This morning, 23 men boarded a plane at Heathrow Airport. Their destination is Riga in Latvia, their hopes sky-high, and their mission already dismissed as impossible by many.
From Cardiff and Glasgow, Basingstoke and Sheffield, and even Sweden and Kazakhstan they come, coming together with the hopes of a nation on their shoulders and the chance to achieve something impossible.
The Team GB men’s ice hockey team face one last hurdle before possibly getting their chance to represent their country in Sochi for the 2014 Winter Olympics. Standing in their way are Latvia, France and Kazakhstan, all ranked higher in the IIHF rankings (Latvia are 11, France 14 and Kazakhstan 17).
The Latvians are the big dangers. They have NHL quality on their roster in several players, such as Kaspars Daugavins of the Ottawa Senators, and have played at the Winter Olympics before as recently as 2010. France and the Kazakhs, too, have beaten the Brits before, although GB ran the Kazakhs close last time the two met.
Over the next few days Chasing Dragons will provide a preview of all three games, including who to watch, the dangermen for the opposition, key points to the game and indeed what GB’s chances are.
Ashley Tait has said the GB team will have to play the three best games of their lives to qualify-and there is no doubt whatsoever that they face a MASSIVE task, particularly as their first game is against the hosts.
Things don’t look hopeful, at least superficially. Even many British hockey fans are adopting the attitude of “well, this’ll be a nice weekend out”. The odds are well and truly against the Ice Lions.
But so what? Let’s dream a little, UK hockey.
We British are a nation who have always performed best with our backs against the wall and heavily outnumbered by much stronger opponents.
Nobody realistically expected the British to win versus the French at Agincourt. Or versus The Spanish Armada. Or at Trafalgar. Or Waterloo. Or The Battle Of Britain. But there, British pride, hard work and sheer bloody minded will carried the team through against overwhelming odds. And it can do so again against the combined power of the Latvians, the French and the Kazakhs.
The pressure is all on the opposition to win. Nobody outside of this little island gives our men a prayer.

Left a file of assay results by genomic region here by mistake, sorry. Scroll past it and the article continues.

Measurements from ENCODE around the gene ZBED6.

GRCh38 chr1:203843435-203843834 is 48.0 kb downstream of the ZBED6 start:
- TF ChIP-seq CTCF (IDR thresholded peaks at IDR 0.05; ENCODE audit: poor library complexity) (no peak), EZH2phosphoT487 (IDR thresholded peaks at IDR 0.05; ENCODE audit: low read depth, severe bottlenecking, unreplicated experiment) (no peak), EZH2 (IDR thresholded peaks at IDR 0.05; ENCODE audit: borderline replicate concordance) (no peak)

Sure, hockey in Britain is a minority sport, chaotic in administration, full of icon fusion and infighting between leagues. Sure, the wider sporting public probably knows very little about the efforts made by the GB men, although there is now a little more publicity for them.
But in the veins of these men, there runs the blood of men and women like Owain Glwyndwr, William Wallace, and Queen Elizabeth I. We British are a nation who have a history of facing an almost hopeless fight against much stronger opposition and winning. We may only be a little rock in the North Atlantic, but the people of this little rock have a history of doing great things. We’ve even already won an ice-hockey gold at the Olympics, which is more than any of our opponents have done. (and so what if it was won in 1936?)
Thirty years ago, a team full of amateurs who no-one gave a chance took on the powerhouses of the world game and won. That team was the Miracle on Ice USA squad.
The tournament in Latvia can be Team GB’s own miracle. All the rhetoric up until now has focused on the impossibility of the task they face. It’s time to switch the perspective.
When the GB Lions step out onto Riga ice tomorrow to confront twenty opposition players and the 14,000-strong horde of Latvian fans, there will be a small island of red, white and blue in the crowd…a swell of English, Scottish, Welsh and Northern Irish under the screams of Latvian.
But invisible alongside them, tens of thousands of GB ice hockey fans. From Braehead to Basingstoke, Belfast to Bracknell, or Aberdeen in the north to Gosport on the Isle of Wight, anyone who spends the long, dark nights of winter inside a British ice rink will be with the Lionhearts, roaring them on. Steeler will join with Panther, Capital with Flyer and even Blaze with Devil, because whatever our club affiliation, we’re all proud to call this little rock in the North Atlantic home.
It’s time to make history. Skate for Shakespeare, Dylan Thomas, Oscar Wilde and Burns. Fight for Cúchulainn, Rabbie Bruce, Churchill and Victoria.
And men of Great Britain, in the icy cauldron of Riga Arena, may the hockey gods be with you this weekend.
Good luck, boys.